What does the work want?
My friend Graham and I have been doing micro art activities for thirty day sprints as part of the way we communicate with one another. They are also experimental exercises in dancing with the schedule I currently have being a full time caregiver for my mother.
Small daily acts do add up, and, with shaping and vision can produce satisfying results. Our first sprint was around music and quotes and resulted in a two-person dialogue that may or may not become a public performance. Our second sprint used images from the past and the current day – along with short prose. We are about to begin our third sprint.
The point is, I haven’t totally put aside my creative endeavors, they are merely taking different forms right now. And I have found that by taking even the tiniest steps consistently, my inventive gears stay lubricated. By sharing, I keep an inspired conversation alive.
Life happens, and so must the work. Graham offered up the question, “What does the work want?” Now I think of the question no matter how big or small the task.
Collaboration experiments are part of the solution. The work wants to happen – and so my task is more or less to step out of my own way. And the work happens all along
Graham expressed an interest in my process, starting with the doodles I use for my paintings. He has a technique for manipulating the drawings. I like the results – so – I have begun digitizing decades of sketches. Another collaborative project that is less a sprint and more an amble – as I feel like it. There is no timetable to it.
Bonus! Something I have been meaning to do for years is finally happening as a result of working together! This is work done in small moments and the actions are already yielding successful outcomes.
That brings me to this current piece, Sparks from the Archive.
Graham had asked for a piece of art for his birthday. He thought perhaps an original scribble on a piece of paper would be nice. Despite our tiny art experiments, I didn’t think that way. I made something bigger.
Sparks from the Archive was inspired by a doodle.
I went through my collection of blank cardboard and picked a size I liked, pulled a doodle from my archive and got to work on it. The process took a few days of thinking. At first I went through my doodles and began creating the archive for Graham to sift through – I’m saving my drawing on Dropbox and letting him pull designs as he pleases. As I cataloged my work, ideas flowed.
This doodle pleased me and I got to work.
I initially used white oil stick to draw out the design. The quick drawing could have been enough, but I had to continue, make choices around color. The “quick project” took time. I announced to my family that I was working on art and I needed the space to do so. They they left me alone (thank goodness – announcing I am working doesn’t always have results). My sister arrived and she was able to help take care of my mother so I didn’t have to have too many interruptions. I had a few interruptions, but not very many.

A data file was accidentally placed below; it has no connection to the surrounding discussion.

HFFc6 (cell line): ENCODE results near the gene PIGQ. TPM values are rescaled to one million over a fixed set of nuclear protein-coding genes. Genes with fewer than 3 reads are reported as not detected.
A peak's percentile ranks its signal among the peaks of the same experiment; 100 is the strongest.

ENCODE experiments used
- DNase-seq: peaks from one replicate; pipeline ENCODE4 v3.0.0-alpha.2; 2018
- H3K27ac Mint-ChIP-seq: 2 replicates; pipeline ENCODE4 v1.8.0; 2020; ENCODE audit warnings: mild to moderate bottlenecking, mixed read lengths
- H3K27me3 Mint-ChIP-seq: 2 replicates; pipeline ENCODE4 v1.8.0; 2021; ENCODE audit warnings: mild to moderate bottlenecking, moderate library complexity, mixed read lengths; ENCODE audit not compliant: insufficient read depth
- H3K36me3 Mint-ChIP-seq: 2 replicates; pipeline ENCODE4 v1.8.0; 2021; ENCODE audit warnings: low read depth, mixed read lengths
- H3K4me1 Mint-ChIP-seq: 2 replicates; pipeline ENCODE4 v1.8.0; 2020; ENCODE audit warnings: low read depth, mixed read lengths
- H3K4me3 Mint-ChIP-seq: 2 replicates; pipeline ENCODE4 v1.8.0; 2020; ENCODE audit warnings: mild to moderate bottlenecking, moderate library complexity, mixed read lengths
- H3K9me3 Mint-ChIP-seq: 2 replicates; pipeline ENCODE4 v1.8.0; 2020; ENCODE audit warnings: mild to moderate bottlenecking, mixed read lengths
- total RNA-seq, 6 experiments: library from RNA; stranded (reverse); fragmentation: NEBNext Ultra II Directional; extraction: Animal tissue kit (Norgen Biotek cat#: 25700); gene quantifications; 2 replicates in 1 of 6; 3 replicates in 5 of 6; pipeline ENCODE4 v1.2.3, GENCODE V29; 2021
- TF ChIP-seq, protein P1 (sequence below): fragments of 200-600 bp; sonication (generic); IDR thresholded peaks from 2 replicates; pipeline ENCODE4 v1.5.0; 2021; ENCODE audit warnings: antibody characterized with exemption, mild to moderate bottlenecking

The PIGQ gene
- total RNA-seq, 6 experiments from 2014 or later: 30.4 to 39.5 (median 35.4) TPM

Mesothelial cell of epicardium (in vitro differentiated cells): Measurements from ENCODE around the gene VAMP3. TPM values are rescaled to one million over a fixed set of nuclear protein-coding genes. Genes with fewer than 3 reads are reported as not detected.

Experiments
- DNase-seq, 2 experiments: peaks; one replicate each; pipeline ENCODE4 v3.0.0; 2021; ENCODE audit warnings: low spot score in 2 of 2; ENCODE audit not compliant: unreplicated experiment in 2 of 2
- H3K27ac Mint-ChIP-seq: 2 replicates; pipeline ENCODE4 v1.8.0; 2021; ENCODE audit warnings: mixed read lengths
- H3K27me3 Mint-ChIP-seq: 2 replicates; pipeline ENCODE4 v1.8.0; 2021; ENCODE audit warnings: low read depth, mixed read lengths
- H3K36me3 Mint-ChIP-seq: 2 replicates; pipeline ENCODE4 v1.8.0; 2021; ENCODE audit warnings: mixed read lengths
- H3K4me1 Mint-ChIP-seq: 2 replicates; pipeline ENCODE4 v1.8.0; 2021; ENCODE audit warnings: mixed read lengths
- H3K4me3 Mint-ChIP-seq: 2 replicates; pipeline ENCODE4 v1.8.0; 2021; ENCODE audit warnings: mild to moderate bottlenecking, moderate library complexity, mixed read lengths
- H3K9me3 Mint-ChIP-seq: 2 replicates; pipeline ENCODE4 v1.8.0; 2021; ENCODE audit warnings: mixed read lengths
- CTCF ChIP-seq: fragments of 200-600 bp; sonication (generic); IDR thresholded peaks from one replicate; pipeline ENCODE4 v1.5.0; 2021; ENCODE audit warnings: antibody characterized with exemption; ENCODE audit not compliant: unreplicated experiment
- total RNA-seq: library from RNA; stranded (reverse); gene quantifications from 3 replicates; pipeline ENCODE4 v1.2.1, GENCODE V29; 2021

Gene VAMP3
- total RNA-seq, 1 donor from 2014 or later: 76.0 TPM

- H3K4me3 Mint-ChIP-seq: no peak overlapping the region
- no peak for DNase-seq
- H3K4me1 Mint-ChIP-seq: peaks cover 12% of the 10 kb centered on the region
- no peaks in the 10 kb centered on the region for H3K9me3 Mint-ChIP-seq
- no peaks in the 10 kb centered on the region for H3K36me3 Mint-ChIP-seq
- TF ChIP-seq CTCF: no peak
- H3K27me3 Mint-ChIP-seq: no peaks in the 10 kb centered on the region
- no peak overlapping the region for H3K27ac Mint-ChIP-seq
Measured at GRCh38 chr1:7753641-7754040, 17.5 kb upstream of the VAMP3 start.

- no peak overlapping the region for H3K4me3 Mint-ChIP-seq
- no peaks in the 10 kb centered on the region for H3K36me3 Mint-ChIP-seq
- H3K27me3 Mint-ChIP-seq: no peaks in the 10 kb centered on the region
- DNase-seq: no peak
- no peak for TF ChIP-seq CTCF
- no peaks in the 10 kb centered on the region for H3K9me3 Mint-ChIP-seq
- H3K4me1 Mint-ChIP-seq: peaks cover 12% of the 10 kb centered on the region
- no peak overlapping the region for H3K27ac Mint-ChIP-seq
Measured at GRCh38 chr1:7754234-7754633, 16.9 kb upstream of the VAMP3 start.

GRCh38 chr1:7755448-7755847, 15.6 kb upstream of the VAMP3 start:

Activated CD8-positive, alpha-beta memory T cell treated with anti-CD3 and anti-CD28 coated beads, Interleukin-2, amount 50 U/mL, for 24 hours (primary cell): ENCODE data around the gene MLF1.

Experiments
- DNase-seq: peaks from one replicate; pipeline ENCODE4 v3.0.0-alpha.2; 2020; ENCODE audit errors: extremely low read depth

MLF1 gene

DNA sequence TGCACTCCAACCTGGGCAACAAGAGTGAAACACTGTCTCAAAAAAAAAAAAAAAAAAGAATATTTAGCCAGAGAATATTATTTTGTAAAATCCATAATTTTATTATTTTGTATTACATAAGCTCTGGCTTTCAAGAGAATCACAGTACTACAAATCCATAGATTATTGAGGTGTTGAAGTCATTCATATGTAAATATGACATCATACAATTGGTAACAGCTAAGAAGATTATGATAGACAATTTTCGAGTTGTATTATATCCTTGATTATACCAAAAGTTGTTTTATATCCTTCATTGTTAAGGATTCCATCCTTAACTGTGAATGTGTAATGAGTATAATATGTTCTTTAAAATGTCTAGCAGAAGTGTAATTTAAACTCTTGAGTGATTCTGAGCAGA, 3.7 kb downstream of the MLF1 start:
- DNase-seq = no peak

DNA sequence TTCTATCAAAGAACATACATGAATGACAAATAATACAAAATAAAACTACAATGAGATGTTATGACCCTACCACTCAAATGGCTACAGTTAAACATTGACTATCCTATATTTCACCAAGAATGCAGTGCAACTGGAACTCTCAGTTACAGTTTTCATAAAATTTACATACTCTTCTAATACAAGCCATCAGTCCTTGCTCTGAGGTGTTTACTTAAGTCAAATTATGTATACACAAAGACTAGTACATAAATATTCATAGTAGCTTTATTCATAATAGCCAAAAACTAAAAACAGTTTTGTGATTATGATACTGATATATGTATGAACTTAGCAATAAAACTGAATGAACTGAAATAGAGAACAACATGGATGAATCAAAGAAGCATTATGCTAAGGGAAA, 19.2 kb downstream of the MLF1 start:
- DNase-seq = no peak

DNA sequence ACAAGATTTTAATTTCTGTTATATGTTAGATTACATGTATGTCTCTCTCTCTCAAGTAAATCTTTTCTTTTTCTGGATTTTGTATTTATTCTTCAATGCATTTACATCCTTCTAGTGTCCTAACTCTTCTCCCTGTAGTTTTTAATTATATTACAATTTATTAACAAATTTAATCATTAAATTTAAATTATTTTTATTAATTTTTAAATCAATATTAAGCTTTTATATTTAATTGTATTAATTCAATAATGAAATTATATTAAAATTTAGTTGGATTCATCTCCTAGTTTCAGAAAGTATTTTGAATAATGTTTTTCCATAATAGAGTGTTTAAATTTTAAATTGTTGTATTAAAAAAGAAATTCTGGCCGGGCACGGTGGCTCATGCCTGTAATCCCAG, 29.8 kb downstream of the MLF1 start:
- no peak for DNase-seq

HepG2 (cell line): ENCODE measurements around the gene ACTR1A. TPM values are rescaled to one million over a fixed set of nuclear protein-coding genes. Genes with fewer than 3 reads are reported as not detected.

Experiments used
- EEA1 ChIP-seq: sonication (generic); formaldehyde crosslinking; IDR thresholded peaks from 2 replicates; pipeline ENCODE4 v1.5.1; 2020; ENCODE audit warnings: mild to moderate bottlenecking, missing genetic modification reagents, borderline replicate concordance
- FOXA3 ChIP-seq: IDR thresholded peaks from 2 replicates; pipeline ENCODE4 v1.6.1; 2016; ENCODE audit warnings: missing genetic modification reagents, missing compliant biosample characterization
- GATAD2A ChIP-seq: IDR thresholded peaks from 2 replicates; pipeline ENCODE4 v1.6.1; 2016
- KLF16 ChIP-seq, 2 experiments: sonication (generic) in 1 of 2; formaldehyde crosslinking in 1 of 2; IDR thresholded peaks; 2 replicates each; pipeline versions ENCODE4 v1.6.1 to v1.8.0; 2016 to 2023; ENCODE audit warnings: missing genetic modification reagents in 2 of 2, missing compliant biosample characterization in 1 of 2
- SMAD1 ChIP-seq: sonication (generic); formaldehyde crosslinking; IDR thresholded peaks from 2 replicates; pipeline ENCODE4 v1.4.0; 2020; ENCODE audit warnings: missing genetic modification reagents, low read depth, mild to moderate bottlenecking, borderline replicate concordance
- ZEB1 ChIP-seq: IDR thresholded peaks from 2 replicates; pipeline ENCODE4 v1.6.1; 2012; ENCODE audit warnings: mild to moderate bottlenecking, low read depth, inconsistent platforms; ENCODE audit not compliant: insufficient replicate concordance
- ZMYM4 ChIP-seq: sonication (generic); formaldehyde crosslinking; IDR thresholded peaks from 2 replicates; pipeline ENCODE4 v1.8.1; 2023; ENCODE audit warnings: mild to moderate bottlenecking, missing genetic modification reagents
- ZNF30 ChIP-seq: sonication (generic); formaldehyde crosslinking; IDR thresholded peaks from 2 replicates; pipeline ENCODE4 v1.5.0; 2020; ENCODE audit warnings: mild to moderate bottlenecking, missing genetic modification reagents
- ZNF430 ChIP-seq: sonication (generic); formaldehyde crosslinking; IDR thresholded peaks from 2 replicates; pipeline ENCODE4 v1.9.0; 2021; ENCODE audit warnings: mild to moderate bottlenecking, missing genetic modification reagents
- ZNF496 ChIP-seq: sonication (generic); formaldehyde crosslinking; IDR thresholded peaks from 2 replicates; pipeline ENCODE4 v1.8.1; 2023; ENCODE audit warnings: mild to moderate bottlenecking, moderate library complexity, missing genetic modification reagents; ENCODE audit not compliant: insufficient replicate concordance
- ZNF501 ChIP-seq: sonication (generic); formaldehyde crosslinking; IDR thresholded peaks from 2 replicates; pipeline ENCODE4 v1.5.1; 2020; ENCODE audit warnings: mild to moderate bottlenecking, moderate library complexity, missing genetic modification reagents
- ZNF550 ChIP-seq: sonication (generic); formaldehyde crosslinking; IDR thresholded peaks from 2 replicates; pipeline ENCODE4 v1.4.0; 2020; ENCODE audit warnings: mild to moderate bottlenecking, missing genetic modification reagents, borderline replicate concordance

There was a point when the background was empty and I thought, “okay, I could stop here” – but – there were a few tension points and I had to keep going.
Decisions needed to be made! The bottom needed to be filled in and I had to create the bottom. I filled in the top with orange. The gold on the bottom foreground looked weak – so I filled that space with gold. That seemed fatal – I was overwhelmed by it. The orange and gold felt too tense, I got queasy. I went back in with terpenoid and removed as much gold and orange as I could.
The terpenoid seemed to leave a stain. The colors looked very dark because the cardboard was damp with the terpenoid. I decided, I had to leave the painting alone at this point. I went out. I had to get out of the house, the studio, and stop looking at the piece.
After painting for five or six hours, I had forgotten to eat or drink water. A few times my foot cramped up. Besides needing to look away from the work, I physically had to take a break.
Overall, throughout the day, I reached about two or three points of tension. The last one that pushed me felt like, “Oh my God, I feel like I’m gonna be sick. I just overdid it when I colored in all the gold.”
I decided to leave it for the night, I’d pushed the piece too hard. I went for a drive – thought perhaps maybe changing the yellow ochre to red. I was at a serious point of tension. There was nothing I could do but keep going because I had to have this painting done by the next day.
When I returned from my drive I was pleased to see that the darkness had dissipated. The terpenoid had dried and the colors lightened up.
What to do next?
I decided to sleep on it.
While resting, it came to me to add more cobalt blue on the on the top of the square in the middle, and how to use red.
I added cadmium red and went over it with cadmium orange and a little bit of white.
The result looks like lipstick. I was very happy when Graham said, “Ooh, I really liked the Lipstick Red.”
He was surprised and loved his birthday present. He even made digital art from the piece.
It’s called Birthday, here it is:
In the end, I think I did the right things. I enjoy using cardboard’s qualities as an aspect of the design – I like to allow the color and texture to show through. I don’t want the paint to be so thick the surface can’t be seen. This piece has a lot of unpainted surface area.
This piece is balanced and has movement. It’s not static. And I’m pleased.
What does the work want?
The work wants to keep moving, to flow, to be done in the spirit of curiosity, fun, and play. It wants to be integrated, to be a part of life. It wants to be alive – to leap and flow and dance.
Thanks for reading!
Elizaville, New York
September 22, 2022